On what basis?

So I am getting into my characters and enjoy writing them into scenes and putting them in scenarios where I want to hug them or laugh with them and I have realised I have loosely based two characters (one main) on people I know. Writing them is easier than the ones I have not as I know their routines, characteristics, habits and personality without making it up.

So with the other characters I am now wondering if to also do this or keep with what I have?

I need to make sure all characters are treated like they are the main one but its proving hard and feel they are getting side lined 😦

Have you based any characters with anyone you know? Are your sub characters not in the lime light as they should feel to be?

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2 Responses to On what basis?

  1. Mayumi-H says:

    Oh, this is a great post! And it’s something I do all the time.

    I think many of our principal protagonists are based mostly on ourselves: who we are, who we want to be, or even who we don’t want to be. But because we’re in their heads the most, it’s easiest to fashion facets of ourselves into them.

    This works for secondary/supporting characters, too. I (loosely) base a lot of them on friends or people in my family, or – usually – combinations thereof. I also draw inspiration from characters I see on television or read about in books. This applies mostly to physical characteristics (because they become easier to visualize, that way), but I’ve found traces of their (fictional) personalities creeping into my characterizations, as well.

    This technique has a lot to do with drawing from your own experiences. Was there a boy you fancied at school but never got to know? Maybe he’s your enigmatic love interest. Do you have a long-lasting but affectionate rivalry with your sister? She can be the counterpoint to your main character’s love triangle. Did you ever have a serious row with a parent? That can be the basis for the power struggle between the doddy chief of police and the spunky lieutenant.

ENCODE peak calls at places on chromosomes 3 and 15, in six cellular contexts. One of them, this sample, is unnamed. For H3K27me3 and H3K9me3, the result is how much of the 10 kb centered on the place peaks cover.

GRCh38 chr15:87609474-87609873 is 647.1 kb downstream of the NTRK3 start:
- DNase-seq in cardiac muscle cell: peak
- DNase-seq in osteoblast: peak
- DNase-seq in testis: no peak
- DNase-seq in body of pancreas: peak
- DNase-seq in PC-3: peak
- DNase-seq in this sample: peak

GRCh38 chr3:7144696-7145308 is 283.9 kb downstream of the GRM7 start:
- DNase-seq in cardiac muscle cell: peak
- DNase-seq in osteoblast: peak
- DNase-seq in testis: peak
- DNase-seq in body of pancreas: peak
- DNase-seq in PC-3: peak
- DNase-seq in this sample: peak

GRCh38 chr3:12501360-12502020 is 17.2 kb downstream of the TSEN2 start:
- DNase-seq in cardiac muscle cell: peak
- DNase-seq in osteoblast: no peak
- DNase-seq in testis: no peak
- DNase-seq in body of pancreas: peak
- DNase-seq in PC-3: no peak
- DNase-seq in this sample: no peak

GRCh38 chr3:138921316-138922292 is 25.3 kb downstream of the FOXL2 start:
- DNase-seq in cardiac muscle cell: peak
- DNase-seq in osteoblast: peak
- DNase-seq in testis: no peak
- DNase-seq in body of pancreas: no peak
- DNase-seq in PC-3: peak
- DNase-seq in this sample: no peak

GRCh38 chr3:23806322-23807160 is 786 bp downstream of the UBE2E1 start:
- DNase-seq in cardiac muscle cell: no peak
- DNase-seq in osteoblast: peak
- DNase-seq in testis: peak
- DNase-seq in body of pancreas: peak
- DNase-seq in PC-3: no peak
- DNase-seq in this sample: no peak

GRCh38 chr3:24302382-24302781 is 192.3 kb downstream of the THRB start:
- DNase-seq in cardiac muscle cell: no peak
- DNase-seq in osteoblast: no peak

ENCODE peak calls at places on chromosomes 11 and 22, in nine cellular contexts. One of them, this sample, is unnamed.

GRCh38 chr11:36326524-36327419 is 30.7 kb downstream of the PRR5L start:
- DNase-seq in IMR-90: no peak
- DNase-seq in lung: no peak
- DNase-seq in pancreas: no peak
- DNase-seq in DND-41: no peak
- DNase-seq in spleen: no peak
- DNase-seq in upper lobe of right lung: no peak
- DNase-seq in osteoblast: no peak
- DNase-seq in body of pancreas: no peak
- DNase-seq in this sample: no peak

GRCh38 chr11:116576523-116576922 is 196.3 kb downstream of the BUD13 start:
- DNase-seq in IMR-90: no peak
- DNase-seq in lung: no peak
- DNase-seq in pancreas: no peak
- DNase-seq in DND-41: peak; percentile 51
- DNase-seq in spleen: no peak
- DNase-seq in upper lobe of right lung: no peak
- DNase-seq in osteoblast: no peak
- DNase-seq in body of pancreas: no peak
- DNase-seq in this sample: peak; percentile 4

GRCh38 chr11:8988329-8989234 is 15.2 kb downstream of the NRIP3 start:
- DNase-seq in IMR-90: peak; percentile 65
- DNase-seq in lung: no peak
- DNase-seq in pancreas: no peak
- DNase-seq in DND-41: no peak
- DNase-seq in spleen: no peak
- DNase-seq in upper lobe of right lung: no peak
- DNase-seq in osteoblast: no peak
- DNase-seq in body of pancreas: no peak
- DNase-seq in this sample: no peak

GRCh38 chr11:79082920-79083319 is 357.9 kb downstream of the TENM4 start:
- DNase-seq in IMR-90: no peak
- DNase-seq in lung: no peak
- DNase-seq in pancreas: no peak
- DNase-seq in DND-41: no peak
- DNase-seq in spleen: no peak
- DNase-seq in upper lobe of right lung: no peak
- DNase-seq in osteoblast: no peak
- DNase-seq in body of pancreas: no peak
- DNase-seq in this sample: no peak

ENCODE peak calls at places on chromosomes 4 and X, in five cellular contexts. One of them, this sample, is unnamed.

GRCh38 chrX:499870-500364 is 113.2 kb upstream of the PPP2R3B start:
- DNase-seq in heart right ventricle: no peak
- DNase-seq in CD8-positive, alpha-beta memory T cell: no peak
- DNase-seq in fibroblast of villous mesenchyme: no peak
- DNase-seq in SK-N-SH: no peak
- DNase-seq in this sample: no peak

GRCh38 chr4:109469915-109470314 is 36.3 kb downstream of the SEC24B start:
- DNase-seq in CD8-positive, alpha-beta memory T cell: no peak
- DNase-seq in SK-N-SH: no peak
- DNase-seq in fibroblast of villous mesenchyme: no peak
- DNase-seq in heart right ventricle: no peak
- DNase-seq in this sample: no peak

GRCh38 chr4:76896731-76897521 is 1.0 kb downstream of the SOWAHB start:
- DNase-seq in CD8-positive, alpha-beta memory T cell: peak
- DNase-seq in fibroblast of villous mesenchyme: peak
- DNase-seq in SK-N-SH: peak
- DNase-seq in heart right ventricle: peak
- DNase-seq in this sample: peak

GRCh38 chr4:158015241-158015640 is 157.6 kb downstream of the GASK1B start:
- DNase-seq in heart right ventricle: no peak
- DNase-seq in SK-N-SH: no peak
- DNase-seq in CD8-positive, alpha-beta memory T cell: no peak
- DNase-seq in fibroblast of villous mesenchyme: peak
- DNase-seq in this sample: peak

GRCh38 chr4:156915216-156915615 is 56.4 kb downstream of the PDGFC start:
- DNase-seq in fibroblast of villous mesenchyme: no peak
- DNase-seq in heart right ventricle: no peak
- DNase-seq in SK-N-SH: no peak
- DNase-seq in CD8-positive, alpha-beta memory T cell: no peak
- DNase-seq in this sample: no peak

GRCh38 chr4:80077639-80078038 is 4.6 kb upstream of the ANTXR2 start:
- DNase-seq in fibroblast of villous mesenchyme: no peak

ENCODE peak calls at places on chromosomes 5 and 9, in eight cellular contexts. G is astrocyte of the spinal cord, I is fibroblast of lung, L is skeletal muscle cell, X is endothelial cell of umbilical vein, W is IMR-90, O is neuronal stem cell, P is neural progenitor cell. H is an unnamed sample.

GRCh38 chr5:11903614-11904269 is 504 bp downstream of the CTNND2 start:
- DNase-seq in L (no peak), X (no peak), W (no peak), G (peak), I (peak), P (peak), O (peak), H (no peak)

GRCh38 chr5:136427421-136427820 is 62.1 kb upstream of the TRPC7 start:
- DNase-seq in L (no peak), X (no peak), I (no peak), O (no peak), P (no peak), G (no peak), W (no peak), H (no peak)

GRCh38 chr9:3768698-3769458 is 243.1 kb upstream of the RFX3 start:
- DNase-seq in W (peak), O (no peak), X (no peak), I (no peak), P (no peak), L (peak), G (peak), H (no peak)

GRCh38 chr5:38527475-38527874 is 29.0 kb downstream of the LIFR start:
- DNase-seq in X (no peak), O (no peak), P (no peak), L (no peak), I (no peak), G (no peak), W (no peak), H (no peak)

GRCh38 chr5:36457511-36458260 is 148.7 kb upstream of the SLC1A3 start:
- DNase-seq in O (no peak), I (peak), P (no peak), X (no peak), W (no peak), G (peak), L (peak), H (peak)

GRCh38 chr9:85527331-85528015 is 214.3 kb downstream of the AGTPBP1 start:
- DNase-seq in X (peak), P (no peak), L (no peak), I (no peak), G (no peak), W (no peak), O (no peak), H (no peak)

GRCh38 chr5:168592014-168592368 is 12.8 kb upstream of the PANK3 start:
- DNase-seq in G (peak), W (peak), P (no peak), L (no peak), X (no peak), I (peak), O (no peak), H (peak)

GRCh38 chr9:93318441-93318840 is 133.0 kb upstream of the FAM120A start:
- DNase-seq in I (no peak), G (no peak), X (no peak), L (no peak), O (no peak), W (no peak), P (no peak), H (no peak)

Treating every character like they’re the main just means to create full characters. If they’re one-dimensional – just a name on the page – that will show through in their dialogue and interactions. But if you’ve created some backstory for them, even if it’s loose, they become more real. They have voices for the reader, and the reader can come to expect particular conflicts or resolutions from them. It doesn’t necessarily mean give every character their own story…just that each character could have their own story, if you suddenly switched the focus of the book.

    Very thoughtful post, Jenny! A good start to a day’s writing. 🙂

  2. thankyou very much- glad to have helped 🙂 you gave me alot to think about so cheers! think im also worried about having too many characters :S

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